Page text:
GUEST COMMENT: Life after Real Estate Loan Workout

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For most real estate bankers, life since 2008 has all been about loan restructuring as banks try to manage challenging lending cases whilst correcting their overexposure to property. Not since the early 90's has there been such demand for workout bankers.

Yet by nature, these restructuring roles have finite shelf lives . As the volume of complex cases is reduced and banks begin to offload assets into the marketplace, what does the future hold for real estate workout bankers?

If the recent increase in the volume of relationship management and origination vacancies is anything to go by, perhaps banks will redeploy everyone back into the front office and we'll all wake up and think the last couple of years were a bad dream? However, with the major banks shrinking their real estate balance sheets and some international players pulling out of the market altogether, this seems unlikely.

Where then, will opportunities be for workout bankers in future?

The most likely scenario seems to be a balance between jobs in relationship management, origination, portfolio management and credit risk management.

For the real real estate finance high flyers, there have been and will continue to be opportunities in mezzanine finance on the buy side. But such firms are small and hence recruitment volumes are low.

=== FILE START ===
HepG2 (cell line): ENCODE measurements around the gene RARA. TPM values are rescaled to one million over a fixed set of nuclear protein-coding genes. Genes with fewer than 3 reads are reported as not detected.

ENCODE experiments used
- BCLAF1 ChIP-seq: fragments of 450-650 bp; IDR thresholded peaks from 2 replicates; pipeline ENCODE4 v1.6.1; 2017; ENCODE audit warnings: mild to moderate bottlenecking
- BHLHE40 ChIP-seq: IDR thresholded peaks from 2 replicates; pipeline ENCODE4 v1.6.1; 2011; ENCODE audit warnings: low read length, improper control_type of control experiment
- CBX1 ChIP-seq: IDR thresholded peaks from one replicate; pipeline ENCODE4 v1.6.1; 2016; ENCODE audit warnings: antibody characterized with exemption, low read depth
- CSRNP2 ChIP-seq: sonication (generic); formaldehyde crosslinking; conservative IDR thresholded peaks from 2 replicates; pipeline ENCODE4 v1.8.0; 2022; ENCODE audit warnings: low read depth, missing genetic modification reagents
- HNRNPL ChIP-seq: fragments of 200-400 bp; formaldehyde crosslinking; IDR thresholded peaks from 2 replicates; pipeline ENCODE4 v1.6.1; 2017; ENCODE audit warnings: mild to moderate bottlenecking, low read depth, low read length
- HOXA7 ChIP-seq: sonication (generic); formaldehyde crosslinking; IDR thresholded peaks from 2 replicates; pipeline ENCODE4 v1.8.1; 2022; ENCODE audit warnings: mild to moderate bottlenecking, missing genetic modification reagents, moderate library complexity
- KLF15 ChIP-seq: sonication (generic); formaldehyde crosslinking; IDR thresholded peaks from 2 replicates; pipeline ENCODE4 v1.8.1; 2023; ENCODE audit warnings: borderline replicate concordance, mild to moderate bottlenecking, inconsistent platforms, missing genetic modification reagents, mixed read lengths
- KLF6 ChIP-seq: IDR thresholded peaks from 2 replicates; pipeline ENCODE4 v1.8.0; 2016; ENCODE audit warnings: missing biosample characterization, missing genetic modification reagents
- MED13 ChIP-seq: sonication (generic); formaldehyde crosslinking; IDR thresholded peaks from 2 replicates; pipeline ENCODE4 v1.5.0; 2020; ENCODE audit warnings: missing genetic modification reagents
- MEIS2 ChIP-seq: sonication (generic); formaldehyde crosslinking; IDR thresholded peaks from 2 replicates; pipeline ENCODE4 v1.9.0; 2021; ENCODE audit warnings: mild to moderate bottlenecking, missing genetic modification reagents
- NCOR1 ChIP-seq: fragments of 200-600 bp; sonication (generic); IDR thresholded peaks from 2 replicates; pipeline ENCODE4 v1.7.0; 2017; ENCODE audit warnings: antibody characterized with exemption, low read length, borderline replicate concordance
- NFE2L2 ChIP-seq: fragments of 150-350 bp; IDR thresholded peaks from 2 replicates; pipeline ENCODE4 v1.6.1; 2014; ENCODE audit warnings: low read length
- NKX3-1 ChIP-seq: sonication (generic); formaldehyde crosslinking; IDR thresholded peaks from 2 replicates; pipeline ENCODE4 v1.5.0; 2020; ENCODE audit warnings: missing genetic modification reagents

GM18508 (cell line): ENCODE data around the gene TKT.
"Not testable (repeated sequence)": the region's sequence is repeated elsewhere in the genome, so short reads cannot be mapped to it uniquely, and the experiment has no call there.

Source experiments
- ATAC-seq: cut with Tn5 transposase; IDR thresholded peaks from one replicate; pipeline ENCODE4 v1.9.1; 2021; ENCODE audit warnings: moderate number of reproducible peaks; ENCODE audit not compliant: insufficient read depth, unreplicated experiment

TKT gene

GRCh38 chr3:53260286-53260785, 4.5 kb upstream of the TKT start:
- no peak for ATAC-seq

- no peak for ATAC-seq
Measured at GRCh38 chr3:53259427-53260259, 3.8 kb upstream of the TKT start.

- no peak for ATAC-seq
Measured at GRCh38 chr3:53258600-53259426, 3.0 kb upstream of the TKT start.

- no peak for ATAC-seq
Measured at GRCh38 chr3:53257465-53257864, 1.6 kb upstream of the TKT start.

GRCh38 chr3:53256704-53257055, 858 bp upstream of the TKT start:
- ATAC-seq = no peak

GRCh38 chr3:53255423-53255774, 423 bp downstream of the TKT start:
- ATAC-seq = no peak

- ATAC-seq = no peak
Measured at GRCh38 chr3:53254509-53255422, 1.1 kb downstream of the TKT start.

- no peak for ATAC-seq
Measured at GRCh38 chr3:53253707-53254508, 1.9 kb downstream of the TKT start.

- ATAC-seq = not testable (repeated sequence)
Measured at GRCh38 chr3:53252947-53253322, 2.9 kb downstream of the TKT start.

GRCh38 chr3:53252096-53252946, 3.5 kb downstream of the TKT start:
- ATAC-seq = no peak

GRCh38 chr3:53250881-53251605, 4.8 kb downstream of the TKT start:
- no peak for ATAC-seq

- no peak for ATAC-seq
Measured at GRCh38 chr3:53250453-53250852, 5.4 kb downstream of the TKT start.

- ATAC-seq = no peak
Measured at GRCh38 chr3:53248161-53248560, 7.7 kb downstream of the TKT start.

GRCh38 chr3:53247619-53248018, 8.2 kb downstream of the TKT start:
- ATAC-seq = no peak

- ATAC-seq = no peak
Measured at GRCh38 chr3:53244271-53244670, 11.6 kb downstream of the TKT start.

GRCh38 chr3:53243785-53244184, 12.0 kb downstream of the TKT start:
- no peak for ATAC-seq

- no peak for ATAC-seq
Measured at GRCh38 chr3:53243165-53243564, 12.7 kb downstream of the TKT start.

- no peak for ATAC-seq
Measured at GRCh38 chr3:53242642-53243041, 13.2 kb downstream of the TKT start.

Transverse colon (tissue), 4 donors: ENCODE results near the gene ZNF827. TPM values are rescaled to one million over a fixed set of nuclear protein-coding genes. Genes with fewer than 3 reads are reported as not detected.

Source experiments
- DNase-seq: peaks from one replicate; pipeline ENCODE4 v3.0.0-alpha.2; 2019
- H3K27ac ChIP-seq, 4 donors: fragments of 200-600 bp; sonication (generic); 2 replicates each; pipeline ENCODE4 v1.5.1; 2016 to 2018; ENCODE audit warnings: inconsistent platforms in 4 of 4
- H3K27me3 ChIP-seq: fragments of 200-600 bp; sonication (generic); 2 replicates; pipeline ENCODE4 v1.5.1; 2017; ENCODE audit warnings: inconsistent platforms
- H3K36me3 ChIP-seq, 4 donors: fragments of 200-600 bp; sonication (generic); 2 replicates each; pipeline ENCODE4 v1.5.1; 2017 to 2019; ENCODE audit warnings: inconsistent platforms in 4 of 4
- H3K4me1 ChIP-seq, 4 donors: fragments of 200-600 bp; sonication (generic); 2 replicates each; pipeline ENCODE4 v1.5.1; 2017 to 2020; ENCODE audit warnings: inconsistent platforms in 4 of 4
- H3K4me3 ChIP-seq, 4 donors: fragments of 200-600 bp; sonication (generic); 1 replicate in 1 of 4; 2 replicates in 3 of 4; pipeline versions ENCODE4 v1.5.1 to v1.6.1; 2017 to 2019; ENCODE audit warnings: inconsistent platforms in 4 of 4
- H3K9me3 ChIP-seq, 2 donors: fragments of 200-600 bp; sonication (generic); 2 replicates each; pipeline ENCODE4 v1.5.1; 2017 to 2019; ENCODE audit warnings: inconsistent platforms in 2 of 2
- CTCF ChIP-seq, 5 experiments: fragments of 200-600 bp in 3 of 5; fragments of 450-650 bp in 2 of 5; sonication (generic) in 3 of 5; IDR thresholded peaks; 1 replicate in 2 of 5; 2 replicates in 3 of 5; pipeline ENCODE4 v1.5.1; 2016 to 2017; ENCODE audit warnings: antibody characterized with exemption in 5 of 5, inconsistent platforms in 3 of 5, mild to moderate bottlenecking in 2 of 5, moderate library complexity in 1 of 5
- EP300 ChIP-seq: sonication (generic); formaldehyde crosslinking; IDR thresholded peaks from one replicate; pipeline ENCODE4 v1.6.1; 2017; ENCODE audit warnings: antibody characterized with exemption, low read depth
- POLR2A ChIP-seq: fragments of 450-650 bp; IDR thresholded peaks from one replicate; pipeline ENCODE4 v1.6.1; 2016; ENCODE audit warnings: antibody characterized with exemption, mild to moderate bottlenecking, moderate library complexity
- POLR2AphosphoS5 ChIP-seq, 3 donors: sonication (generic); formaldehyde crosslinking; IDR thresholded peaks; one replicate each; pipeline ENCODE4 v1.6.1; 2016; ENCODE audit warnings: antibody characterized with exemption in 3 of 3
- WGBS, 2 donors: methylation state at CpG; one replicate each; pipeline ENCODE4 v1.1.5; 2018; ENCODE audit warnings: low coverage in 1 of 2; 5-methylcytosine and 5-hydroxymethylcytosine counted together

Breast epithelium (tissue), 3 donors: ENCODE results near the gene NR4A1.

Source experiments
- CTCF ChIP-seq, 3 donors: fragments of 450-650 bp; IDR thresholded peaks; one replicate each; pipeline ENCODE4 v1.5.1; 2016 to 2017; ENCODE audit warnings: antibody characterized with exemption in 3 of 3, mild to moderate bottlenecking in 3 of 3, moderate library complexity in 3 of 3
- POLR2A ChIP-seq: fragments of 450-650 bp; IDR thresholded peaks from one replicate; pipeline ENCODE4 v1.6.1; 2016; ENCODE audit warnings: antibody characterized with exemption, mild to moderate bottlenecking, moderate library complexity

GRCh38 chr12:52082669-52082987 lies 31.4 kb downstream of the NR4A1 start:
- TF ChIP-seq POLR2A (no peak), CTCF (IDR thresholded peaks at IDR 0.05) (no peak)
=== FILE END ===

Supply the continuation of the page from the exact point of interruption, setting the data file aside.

It will be interesting to see the impact that international pension firms make on the market from a senior debt lending perspective as this will directly affect their ability to hire in the UK. A couple of the major players already have senior debt and mezzanine funds in the UK and have hired sporadically.

Question marks remain around the future of securitisation and whether job opportunities will present themselves any time soon in this market. There were a few high profile appointments last year in securitization, but these people were mostly hired to manage residual CMBS and RMBS books down. There is hope, however: one major European bank is near to closing the first securitisation of its kind in years, but hiring seems unlikely for the next six months at least.

For the moment, workout bankers have nothing to be worried about. Their immediate futures in restructuring are assured: there are still enough challenging lending cases to keep them employed well into the future. Nevertheless, moving back into the front office can't be taken for granted - particularly after three or four years of dealing with nothing but challenging loans.

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